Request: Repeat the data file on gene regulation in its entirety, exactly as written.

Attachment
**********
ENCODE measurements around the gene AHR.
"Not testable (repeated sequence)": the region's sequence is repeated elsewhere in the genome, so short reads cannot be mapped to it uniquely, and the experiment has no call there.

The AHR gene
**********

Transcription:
ENCODE measurements around the gene AHR.
"Not testable (repeated sequence)": the region's sequence is repeated elsewhere in the genome, so short reads cannot be mapped to it uniquely, and the experiment has no call there.

The AHR gene